Novak visited the HBO show to promote his feature film directorial debut Retribution, an indie twister about an opportunistic New York City journalist/podcaster who ventures to the red state of Texas to investigate the death of a former flamethrower. So, naturally, Maher tried to engage Novak on some of the prominent cultural issues related to the political divide in the country.
Maher started things off by asking Novak about “perceived dissonance, I don’t agree with you politically, but I like you personally… how can we do it at the level national level?”
“In my opinion, it’s more about emotion than argument, and I think it’s about preventing ourselves from picking up things that we don’t agree with,” Novak explained calmly. “Twitter is a panacea for that, and when we separate behind screens, we pick up scabs, we bite into wounds caused by things we disagree with. And I think if we all tried to do it less, and focus on things like comedy, sports, art, or whatever, or sit down to dinner, I think that’s a big deal. start. “
The audience gave Novak a round of applause, prompting Maher to sneer awkwardly.
Then Maher forays into the so-called “cancellation culture,” which in this case implies the notion that satisfied Twitter audiences are somehow censoring Hollywood productions, not the other way around. .
“We’ve been talking a lot about this show lately — we’ll talk about it tonight — freedom in the arts,” suggested Maher, before continuing: “You know, you wrote Some episodes of… Office which they are not showing now. I see Jamie Foxx’s new movie has been folded — I guess he did it a few years ago, but they’re not going to show it. They do less comedy. I mean, you’ve found a way to make a comedy about one thing, but I’m sure you have to be very careful about a lot of different things. They earn less because it’s not worth the try. Where are you up there? ”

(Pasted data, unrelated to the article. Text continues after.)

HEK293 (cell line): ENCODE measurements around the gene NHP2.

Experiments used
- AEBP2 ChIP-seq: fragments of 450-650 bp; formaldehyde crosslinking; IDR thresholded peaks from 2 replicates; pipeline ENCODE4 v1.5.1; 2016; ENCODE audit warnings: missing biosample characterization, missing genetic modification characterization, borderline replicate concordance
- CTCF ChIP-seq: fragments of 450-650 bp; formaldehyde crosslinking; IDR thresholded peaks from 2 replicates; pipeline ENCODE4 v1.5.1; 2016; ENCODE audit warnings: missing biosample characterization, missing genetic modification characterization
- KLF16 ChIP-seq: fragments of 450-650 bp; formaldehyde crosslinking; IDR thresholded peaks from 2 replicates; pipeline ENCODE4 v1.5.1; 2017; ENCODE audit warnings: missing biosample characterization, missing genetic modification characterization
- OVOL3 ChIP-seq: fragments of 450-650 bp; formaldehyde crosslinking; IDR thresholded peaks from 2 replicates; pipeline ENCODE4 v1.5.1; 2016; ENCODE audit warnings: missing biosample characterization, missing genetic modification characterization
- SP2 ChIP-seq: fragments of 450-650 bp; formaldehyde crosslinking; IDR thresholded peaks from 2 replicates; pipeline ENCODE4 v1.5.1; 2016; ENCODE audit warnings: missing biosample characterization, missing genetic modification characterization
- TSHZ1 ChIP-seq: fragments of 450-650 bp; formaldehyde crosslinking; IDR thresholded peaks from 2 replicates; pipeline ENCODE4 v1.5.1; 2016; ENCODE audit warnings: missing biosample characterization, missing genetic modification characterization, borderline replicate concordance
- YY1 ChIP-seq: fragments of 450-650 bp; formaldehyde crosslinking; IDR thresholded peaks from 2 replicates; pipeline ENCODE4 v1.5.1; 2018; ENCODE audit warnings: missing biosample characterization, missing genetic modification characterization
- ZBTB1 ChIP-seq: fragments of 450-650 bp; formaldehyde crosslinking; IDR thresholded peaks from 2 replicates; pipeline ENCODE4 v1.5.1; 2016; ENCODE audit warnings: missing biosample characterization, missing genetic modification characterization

Novak is not so convinced of Maher’s theory. “I think there’s a difference between gatekeepers and spectators — and I think you’ve seen this firsthand as a stand-up. I think the audience was pretty frustrated by everything,” he said. “They are quite intelligent people, and can be trusted a lot more than the sometimes nervous gatekeepers. The gatekeepers are worried about the chaos in their area, but I think the audience can be trusted to be quite intelligent people. ”
“But it’s not in the hands of the audience,” Maher countered.
“That’s what I’m saying,” Novak replied. “I’m saying, I don’t think the problem is that the audience is too sensitive. I think the problem is that people worry that other people are too sensitive”.
Maher was speechless.
The Office The controversial episode Maher mentioned could use a bit of context. He is referring to an episode of Office“Diversity Day”, that Comedy Central decided to skip it from one Office marathon on its network. The episode is still available on streaming services and for purchase, so this is clearly the decision of the gatekeepers, not the audience, as Novak has argued.
About Jamie Foxx’s film directorial debut All-Star Weekend, which the actor has stated has been put on hold indefinitely due to sensitivities to Robert Downey Jr playing a Mexican in the film, well, the movie was shot back in 2016, and appears to have scenes Foxx plays a white racist cop and Downey Jr. like a Mexican. The film was originally scheduled for a February 2018 release, through the NBA All-Star weekend, but was not completed in time. Its release date was later pushed up a year to the 2019 NBA All-Star weekend but was still not finished in time. All-Star WeekendIts release was then pushed to late 2019 and then 2021, but seems to be on ice for now. We don’t know if this has anything to do with film quality or other factors, but rest assured, it’s the studio’s decision.
An important piece of information that Maher was not comfortable mentioning All-Star Weekend that is, in addition to its obvious post-production problems, Jeremy Piven ran into a second problem in the film. Late 2017 to early 2018 eight women accuse Piven of sexual misconduct.